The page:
that the North should _call slavery right_. Wilson, _Rise and Fall of
Slave Power_, iii. 76. Stephens declared the "corner-stone" of the new
government to be "the great truth that the negro is not equal to the
white man; that slavery ... is his natural and normal condition;" and
said that it was the first government "in the history of the world based
upon this great physical, philosophical, and moral truth." N. and H.
iii. 203; and see his letter to Lincoln, _ibid._ 272, 273. Mississippi,
in declaring the causes of her secession, said: "Our position is
thoroughly identical with the institution of slavery,--the greatest
material interest in the world." N. and H. iii. 201. Senator Mason of
Virginia said: "It is a war of sentiment, of opinion; a war of one form
of society against another form of society." Wilson, _Rise and Fall of
Slave Power_, iii. 26. Green of Missouri ascribed the trouble to the
"vitiated and corrupted state of public sentiment." _Ibid._ 23. Iverson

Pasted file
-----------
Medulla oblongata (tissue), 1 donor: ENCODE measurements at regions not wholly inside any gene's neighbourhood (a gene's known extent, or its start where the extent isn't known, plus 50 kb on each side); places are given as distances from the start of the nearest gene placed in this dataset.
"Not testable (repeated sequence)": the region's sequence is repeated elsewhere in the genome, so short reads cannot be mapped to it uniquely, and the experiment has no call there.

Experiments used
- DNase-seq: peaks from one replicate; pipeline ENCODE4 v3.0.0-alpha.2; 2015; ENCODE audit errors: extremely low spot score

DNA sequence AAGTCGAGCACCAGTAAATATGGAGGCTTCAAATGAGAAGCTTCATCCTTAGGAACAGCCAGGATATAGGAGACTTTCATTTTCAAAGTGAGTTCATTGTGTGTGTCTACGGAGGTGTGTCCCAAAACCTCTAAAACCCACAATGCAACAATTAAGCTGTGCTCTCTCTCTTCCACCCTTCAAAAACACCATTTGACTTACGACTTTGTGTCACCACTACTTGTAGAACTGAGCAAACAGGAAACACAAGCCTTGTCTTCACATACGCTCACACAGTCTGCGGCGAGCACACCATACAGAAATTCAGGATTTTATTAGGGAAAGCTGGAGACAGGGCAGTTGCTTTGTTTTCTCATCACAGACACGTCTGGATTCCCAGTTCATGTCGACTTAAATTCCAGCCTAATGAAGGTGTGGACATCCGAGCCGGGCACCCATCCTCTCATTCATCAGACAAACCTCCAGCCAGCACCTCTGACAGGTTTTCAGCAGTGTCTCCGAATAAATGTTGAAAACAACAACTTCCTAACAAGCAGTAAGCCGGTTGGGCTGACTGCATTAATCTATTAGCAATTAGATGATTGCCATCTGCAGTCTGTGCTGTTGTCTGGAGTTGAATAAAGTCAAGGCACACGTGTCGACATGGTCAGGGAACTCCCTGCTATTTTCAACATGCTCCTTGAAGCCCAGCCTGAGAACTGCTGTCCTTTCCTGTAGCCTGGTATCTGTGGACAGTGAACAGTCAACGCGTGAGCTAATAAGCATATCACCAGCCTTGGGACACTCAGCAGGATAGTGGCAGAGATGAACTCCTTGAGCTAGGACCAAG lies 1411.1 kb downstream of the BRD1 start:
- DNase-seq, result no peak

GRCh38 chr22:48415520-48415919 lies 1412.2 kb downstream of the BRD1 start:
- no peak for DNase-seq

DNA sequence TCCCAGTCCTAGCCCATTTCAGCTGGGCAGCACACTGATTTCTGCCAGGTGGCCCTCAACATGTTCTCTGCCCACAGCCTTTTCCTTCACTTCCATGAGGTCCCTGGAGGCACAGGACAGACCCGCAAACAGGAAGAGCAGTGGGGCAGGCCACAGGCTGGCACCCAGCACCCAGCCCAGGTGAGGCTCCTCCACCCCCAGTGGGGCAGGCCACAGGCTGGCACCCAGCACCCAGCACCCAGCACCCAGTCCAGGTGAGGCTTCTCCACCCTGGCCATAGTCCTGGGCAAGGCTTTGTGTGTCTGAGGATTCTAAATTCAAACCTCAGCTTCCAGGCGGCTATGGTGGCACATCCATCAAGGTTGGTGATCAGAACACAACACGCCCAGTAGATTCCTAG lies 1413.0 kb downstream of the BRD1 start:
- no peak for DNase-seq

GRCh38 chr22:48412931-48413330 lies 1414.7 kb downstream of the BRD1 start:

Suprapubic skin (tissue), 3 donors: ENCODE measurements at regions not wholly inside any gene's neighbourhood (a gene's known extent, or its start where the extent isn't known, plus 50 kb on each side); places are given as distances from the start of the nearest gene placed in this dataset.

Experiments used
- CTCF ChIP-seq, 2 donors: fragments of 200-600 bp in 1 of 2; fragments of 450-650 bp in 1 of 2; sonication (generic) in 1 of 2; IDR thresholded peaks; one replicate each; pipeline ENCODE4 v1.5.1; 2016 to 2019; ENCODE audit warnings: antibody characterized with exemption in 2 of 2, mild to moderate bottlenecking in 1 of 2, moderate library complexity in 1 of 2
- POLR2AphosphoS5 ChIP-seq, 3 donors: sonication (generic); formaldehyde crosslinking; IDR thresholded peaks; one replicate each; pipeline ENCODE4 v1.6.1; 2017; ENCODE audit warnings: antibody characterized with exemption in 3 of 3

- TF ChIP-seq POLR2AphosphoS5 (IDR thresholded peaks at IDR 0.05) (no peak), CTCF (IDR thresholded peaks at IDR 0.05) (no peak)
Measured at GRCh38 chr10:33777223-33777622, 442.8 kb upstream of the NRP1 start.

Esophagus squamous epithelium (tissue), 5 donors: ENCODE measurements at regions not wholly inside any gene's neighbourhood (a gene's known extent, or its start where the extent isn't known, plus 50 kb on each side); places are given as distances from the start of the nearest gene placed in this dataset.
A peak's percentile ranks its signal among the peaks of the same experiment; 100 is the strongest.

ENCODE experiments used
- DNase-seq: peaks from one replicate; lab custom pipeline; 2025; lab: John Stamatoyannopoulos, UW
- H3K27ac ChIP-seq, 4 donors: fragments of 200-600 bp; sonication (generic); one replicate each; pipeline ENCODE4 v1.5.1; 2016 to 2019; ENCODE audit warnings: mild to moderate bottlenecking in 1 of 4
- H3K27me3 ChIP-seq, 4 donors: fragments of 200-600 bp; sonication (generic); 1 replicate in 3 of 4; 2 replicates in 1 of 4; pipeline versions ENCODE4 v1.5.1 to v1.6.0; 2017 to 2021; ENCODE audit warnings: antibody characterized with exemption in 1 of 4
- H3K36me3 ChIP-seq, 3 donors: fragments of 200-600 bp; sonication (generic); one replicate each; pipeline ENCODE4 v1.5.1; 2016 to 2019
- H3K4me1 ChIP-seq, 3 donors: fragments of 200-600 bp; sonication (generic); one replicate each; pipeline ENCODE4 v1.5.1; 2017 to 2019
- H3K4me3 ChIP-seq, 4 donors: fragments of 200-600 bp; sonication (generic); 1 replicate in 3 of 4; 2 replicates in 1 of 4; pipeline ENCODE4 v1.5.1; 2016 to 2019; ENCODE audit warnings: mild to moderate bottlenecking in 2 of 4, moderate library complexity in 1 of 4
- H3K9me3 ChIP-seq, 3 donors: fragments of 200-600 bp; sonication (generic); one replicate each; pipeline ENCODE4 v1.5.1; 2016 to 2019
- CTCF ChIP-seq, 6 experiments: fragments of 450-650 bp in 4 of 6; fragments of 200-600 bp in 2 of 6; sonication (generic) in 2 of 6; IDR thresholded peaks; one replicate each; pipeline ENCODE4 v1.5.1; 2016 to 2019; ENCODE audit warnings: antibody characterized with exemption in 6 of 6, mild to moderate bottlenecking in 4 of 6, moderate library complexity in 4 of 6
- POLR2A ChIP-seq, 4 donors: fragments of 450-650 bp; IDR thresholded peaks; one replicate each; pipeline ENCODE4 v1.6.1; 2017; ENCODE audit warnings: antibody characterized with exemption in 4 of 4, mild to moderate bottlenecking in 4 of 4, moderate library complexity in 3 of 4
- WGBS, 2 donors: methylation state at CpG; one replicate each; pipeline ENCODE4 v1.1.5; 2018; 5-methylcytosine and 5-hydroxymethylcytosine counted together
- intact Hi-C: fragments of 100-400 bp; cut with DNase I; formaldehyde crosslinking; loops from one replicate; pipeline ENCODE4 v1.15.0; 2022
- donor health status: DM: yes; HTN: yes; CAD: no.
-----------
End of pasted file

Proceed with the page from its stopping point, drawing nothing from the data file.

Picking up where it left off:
of Georgia said it was the "public sentiment" at the North, not the
"overt acts" of the Republican administration, that was feared; and said
that there was ineradicable enmity between the two sections, which had
not lived together in peace, were not so living now, and could not be
expected to do so in the future. _Ibid._ 17.

[129] Historians generally seem to admit that the South had to choose
between making the fight now, and seeing its favorite institution
gradually become extinct.

[130] Sometimes, though very rarely, the word was used.

[131] See Lincoln's message to Congress, July 4, 1861.



From the inaugural ceremonies Lincoln drove quietly back through
Pennsylvania Avenue and entered the White House, the President of the
United States,--alas, united no longer. Many an anxious citizen breathed
more freely when the dreaded hours had passed without disturbance. But
burdens a thousand fold heavier than any which were lifted from others
descended upon the new ruler. Save, however, that the thoughtful,
far-away expression of sadness had of late seemed deeper and more
impressive than ever before, Lincoln gave no sign of inward trouble. His
singular temperament armed him with a rare and peculiar strength beneath